I cannot say whether Dr Orange's supervision was "scandalously incompetent". That's for the Working Party to decide. But I must add that, if it were, and if my own research skills were as "abysmal" as Professor Evans also stated, I am thoroughly puzzled how I could then go straight on to write a very successful PhD under the same supervisor. My dissertation was examined by the world's leading experts in the field -- one from Germany and one from the United states -- and considered a superior piece of work by both. It has since been published by a reputable American academic press as part of a premier series, "Modern War Studies". It has sold well, and is now about to have its third reprint. And most importantly, it has received extremely favourable comments from leading authorities in international peer reviewed journals. That's not bad for an "abysmal" student and a "scandalously incompetent" supervisor!
I am pleased, however, that Professor Evans said (p. 5) that my thesis topic "is a perfectly legitimate one". I have been criticised in recent months for deciding to work on the topic -- and as I told the Working Party last time, I sure do now wish I had chosen something else -- so I am comforted by Professor Evans's statement that "the fact that two major books on the topic were both published contemporaneously with Dr Hayward's MA thesis shows that not only was his choice of subject a reasonable one, but that it was made at a time when others had taken note of the phenomenon and decided to devote scholarly attention to it."
I am also actually quite pleased that Professor Evans has found few actual errors of fact in my work, as opposed to errors -- real or claimed -- in my interpretations and presentation of them (some of which he clearly detested). For example, I accept his statement on page 30 that I misdated an entry from Hitler's Table Talk (errors like this invariably creep in) and I accept his point (same section) that I got confused between the German and English editions of that source, and consequently mis-numbered a few pages. I tried my best throughout my thesis to get these things 100 percent right, and regret that I wasn't able to achieve total accuracy. But I did try, and did double-check sources, page numbers, etc.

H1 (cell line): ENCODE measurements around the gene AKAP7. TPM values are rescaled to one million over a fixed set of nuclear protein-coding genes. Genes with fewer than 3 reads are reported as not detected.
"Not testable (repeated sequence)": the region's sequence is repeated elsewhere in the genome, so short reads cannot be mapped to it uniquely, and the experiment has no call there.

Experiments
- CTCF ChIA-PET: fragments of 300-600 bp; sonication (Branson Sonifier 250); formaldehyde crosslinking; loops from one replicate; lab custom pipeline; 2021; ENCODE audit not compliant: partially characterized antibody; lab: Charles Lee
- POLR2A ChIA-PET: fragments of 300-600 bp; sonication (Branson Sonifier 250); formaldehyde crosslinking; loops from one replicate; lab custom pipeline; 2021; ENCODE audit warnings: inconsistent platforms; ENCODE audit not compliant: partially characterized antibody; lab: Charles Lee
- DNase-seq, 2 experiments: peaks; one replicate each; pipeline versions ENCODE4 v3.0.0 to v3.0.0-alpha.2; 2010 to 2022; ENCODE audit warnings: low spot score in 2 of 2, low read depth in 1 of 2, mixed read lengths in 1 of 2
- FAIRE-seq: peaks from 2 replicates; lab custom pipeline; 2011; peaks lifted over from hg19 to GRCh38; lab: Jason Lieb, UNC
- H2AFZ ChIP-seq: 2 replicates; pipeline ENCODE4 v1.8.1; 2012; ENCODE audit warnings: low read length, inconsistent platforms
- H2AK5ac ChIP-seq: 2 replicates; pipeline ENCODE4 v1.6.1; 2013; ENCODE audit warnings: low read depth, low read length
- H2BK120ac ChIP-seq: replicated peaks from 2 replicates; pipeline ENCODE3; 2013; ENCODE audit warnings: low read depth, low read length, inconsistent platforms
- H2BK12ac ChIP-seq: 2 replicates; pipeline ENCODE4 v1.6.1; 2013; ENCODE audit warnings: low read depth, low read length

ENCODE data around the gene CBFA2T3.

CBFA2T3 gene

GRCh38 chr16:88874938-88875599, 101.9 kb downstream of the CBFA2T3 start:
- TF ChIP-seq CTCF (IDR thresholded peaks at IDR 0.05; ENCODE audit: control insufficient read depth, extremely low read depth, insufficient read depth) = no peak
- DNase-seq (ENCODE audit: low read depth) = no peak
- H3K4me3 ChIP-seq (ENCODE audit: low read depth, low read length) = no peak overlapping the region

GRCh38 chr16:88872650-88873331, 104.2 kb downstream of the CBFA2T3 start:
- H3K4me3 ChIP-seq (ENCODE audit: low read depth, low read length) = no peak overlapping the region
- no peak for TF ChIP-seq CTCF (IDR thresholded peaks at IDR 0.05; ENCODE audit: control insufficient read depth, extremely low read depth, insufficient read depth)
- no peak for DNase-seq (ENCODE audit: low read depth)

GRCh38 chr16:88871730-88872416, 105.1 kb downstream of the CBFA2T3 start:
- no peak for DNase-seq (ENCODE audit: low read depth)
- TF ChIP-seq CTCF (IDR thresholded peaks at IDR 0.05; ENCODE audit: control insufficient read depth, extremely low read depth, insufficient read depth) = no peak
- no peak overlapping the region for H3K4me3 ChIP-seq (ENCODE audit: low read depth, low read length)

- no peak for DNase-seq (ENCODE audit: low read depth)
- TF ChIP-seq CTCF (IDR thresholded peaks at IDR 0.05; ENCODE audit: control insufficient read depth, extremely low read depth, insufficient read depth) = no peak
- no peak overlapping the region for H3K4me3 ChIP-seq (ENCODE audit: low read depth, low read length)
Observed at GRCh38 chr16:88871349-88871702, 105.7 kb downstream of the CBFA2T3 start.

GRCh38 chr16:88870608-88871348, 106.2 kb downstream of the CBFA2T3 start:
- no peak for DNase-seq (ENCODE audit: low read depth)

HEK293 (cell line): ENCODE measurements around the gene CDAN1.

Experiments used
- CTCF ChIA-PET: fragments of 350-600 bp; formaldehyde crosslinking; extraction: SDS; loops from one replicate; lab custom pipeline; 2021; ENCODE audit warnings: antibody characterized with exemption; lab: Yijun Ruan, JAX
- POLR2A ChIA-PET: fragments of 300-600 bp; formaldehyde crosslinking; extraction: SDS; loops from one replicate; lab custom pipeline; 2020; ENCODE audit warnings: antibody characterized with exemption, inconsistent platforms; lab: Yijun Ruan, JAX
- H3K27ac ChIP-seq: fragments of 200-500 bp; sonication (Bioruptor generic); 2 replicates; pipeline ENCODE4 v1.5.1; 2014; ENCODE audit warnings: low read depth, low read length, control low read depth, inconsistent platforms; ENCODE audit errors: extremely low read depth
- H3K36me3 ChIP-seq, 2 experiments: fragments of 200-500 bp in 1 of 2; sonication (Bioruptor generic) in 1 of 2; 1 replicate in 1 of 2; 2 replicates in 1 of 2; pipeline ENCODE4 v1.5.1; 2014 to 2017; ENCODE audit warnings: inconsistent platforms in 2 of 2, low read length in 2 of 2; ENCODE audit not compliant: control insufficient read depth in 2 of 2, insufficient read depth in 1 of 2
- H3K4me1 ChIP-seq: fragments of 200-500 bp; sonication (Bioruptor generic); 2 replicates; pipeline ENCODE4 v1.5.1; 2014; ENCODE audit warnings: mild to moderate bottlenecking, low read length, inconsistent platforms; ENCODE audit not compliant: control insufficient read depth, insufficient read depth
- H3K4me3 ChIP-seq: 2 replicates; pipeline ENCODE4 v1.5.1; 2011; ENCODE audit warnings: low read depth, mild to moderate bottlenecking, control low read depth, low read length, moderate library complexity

Having said this, errors creep into the writing of the best of us. Even professional scholars -- and not just young, inexperienced postgrads like I was then -- make mistakes. This doesn't prove dishonesty. Even Professor Evans apparently made some goofs when reading my thesis. He claims on page 42 of his report that I try to whitewash the behaviour of a Mr Ditlieb Felderer, whom I had described as "an eccentric Swedish Holocaust Revisionist". He adds that I do "not mention" that Mr Felderer was a very strange and strident man who did nasty things like sending Jewish leaders packets containing fat or hair and asking whether they could prove they were from Jews killed in the Holocaust. But didn't Professor Evans read my description of Felderer and his actions on pages 20 and 21 (note 30) of my thesis? I clearly pointed out that Felderer sometime did abnormal and bizarre things and that these included sending hair samples, etc, to Jews. I also criticised these actions as "ill-considered and insensitive" and concluded that they "have naturally distressed Jewish people and are therefore to be condemned." So where's the whitewash? Obviously Professor Evans simply failed to read or remember this footnote paragraph.